Even when your marriage is coming to an end, your obligations toward your spouse don’t necessarily end too. In the case that one spouse is better off in terms of their financial standing than the other, the less well-off spouse may receive spousal support, also known as alimony. The purpose of alimony is to help the spouse establish a new and stable life after the divorce on their own. It should be addressed that spousal support is only for people who were legally married, and the process and regulations may vary from one state to another.
Factors that will be taken into account by the court may include the duration of the marriage, an individual’s earning capacity, and his or her contribution to the household, as well as their overall physical health. The court will make a decision regarding the total of money and the duration of assistance based on the circumstances of each spouse. Spousal support could be paid once in a large sum, on a temporary basis, or even on a permanent basis. The court’s decision will vary from one case to another.
TYPES OF SPOUSAL SUPPORT
There are different types of spousal support that may or may not apply to your case. Here are some of them:
One type of alimony is rehabilitative alimony, which is provided for the recipient to use the funds for any education necessary for them to become more financially independent. This type of alimony is also beneficial for the stay-at-home parent who needs to fund to take care of the children. Rehabilitative support usually has a time-frame set up, but it can be reviewed at the end of the term, given that it is specified in the initial agreement. Although a spouse has the right to refuse further payment, the court still has the power to go against their wishes. This is mostly due to the recipient’s undeniable struggles such as illness or disabilities.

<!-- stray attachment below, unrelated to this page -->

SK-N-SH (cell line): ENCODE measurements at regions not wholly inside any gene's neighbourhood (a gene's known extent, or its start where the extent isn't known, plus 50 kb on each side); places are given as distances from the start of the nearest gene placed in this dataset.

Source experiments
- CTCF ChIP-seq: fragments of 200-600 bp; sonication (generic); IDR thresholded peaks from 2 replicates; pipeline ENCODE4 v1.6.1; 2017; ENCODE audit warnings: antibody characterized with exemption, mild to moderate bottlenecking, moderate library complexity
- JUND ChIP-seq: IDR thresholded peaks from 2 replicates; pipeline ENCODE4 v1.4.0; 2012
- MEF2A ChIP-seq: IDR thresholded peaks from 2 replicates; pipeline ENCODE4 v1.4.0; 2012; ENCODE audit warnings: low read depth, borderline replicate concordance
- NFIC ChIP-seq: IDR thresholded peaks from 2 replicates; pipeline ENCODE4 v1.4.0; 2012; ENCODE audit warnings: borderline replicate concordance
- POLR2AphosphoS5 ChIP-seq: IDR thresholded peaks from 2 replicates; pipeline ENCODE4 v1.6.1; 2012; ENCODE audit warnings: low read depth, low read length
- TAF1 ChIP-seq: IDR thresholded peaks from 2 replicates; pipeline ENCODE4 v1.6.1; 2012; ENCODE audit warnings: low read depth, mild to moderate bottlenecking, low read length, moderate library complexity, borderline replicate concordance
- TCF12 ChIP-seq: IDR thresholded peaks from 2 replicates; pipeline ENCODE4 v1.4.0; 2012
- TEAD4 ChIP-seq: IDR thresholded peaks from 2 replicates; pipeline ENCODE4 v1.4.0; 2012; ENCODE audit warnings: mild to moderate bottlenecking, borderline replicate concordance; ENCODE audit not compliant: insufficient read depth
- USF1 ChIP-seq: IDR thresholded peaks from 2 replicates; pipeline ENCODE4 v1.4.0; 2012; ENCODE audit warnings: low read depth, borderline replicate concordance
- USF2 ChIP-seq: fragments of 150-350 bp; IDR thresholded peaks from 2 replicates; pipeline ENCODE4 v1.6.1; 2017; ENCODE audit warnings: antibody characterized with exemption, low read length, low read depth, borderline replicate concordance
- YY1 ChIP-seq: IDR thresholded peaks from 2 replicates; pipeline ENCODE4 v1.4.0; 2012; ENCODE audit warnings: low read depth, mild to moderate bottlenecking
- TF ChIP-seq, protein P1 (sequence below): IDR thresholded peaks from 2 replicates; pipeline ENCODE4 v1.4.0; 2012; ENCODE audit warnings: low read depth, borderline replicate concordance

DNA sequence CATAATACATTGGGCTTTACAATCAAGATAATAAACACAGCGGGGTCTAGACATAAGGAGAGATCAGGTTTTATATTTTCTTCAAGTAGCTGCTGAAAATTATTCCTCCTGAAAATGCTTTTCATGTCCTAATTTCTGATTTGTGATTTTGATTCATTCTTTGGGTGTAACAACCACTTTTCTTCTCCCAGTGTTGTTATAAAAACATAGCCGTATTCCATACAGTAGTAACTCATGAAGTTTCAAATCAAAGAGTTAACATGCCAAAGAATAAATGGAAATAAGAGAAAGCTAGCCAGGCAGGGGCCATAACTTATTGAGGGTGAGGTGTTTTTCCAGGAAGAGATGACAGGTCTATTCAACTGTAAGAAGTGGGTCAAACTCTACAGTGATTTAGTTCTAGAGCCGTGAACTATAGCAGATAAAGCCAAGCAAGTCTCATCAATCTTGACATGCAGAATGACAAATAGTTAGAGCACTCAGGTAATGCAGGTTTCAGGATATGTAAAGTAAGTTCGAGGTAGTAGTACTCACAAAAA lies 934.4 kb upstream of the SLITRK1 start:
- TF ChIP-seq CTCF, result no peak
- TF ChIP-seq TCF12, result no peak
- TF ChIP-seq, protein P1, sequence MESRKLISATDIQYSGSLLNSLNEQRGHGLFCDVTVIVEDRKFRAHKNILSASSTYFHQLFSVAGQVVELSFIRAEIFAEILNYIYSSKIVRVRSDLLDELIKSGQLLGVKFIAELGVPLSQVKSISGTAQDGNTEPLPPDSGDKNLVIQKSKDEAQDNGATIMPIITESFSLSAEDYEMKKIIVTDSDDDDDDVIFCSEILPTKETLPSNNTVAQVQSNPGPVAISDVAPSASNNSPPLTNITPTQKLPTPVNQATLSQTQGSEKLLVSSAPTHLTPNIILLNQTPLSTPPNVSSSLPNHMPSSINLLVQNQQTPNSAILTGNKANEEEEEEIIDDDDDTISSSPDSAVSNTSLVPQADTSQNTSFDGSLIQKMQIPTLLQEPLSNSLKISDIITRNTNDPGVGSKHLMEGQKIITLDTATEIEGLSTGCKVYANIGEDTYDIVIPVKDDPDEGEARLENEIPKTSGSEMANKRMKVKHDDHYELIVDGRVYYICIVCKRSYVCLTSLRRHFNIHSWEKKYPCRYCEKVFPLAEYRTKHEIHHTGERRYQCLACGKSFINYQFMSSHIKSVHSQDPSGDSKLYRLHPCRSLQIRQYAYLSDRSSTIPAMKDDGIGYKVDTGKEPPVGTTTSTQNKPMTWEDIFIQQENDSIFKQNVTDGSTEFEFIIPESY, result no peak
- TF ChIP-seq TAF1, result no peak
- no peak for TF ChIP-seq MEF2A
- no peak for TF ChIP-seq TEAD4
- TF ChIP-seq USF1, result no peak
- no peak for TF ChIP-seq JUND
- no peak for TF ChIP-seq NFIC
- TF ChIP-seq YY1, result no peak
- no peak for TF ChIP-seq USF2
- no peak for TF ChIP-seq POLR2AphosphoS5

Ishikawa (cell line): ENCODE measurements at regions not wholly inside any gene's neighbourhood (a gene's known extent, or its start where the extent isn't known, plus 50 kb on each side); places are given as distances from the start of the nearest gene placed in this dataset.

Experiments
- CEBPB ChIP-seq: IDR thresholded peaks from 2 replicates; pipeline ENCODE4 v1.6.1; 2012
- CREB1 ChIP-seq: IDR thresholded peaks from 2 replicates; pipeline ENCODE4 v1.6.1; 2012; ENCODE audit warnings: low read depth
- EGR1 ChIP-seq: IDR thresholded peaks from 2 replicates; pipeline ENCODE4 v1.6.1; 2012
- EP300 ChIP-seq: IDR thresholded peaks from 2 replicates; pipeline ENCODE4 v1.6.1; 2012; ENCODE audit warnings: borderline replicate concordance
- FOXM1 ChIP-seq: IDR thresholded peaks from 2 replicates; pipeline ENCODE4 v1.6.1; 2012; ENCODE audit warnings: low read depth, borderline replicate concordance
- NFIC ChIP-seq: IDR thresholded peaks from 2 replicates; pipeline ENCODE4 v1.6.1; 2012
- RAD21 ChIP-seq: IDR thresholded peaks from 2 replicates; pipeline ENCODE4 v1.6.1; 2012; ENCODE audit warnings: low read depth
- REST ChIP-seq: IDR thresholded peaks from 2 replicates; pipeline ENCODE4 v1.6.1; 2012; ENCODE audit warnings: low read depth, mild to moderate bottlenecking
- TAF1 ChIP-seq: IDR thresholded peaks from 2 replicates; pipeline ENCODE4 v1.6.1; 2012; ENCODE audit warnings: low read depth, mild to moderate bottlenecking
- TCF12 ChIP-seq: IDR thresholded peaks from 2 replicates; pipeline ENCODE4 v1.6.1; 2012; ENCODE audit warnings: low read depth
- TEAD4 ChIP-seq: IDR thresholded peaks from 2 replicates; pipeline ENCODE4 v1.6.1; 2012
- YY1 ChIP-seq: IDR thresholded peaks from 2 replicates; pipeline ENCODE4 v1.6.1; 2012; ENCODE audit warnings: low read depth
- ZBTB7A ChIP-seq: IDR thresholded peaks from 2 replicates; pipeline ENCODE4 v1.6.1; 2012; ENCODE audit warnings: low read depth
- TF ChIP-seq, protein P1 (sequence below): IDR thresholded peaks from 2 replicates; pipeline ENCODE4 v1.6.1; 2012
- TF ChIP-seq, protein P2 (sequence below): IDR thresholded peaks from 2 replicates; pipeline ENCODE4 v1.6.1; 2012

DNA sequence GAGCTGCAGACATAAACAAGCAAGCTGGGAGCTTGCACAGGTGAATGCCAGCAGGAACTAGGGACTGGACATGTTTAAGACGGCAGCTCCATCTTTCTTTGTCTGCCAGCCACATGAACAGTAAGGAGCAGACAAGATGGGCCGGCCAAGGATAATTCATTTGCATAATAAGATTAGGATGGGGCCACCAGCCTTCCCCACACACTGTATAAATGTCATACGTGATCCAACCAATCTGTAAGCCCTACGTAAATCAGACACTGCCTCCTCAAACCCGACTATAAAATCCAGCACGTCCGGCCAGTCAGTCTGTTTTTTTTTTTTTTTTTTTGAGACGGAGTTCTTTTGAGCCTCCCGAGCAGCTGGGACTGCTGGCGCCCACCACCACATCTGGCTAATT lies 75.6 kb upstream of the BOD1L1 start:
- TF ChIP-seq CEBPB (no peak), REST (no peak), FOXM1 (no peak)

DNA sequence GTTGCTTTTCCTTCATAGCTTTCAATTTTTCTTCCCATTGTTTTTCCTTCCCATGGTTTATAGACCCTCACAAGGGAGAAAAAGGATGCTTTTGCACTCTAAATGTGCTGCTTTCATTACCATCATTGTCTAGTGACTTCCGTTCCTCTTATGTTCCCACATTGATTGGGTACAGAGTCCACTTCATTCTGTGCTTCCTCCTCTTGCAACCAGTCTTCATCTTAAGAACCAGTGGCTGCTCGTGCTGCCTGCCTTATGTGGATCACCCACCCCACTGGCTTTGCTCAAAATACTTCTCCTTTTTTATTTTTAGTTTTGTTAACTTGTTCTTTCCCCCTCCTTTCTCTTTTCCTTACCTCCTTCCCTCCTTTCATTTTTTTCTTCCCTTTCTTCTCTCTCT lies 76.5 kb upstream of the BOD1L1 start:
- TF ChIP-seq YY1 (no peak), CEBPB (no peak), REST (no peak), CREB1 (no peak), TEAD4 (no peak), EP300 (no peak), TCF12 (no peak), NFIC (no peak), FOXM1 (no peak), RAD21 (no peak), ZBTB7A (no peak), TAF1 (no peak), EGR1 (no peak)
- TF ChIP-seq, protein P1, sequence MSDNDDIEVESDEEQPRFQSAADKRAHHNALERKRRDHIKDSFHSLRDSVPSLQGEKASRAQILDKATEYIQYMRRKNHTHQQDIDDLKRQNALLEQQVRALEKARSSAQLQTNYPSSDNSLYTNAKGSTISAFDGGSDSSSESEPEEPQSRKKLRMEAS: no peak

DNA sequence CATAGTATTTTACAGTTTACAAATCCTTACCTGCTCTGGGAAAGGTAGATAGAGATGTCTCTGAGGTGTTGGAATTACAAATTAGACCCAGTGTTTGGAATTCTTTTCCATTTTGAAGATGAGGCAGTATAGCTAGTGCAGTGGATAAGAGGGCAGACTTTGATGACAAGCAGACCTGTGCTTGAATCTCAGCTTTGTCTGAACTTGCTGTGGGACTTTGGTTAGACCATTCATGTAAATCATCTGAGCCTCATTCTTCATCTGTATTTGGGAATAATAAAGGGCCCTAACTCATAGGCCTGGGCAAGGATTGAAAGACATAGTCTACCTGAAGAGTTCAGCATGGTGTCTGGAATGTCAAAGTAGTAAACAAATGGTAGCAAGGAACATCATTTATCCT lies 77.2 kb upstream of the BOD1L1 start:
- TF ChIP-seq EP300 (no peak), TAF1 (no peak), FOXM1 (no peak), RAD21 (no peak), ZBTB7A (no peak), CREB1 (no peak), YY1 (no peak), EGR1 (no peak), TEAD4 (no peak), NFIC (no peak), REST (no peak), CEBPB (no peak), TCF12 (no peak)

Another type of alimony is lump-sum spousal support which is often granted in place of a property settlement. This is a fixed amount of money that is paid without taking any of the recipient’s situation into account. Lump-sum alimony is calculated from the total of future monthly payments.
As the name suggests, the type of alimony goes on until the recipient remarries or when one of two parties dies. There are cases in some states where the court will terminate the support when the recipient is living with a new partner, in which case the third party must provide sufficient support for the recipient. This type of alimony is subjected to change if the circumstances of the recipient have changed. For example, when the recipient receives sufficient funds, whether it’s from their new monthly income or a recent inheritance, the payments of permanent alimony may be adjusted.
Reimbursement alimony is ideally for a spouse that has been working hard to support the partner, such as paying for his or her education, just before the divorce. The money awarded for this kind of alimony is considered compensation or payback for the support provided during their time as a married couple. In this case, it doesn’t matter if the recipient is in need of financial support or not. They will still be rewarded for their dutiful deed during the marriage. Marital property can be rewarded as reimbursement alimony, but in most cases, reimbursement is paid in a form of financial award instead, which can either be given at once in a lump sum or over a length of time.
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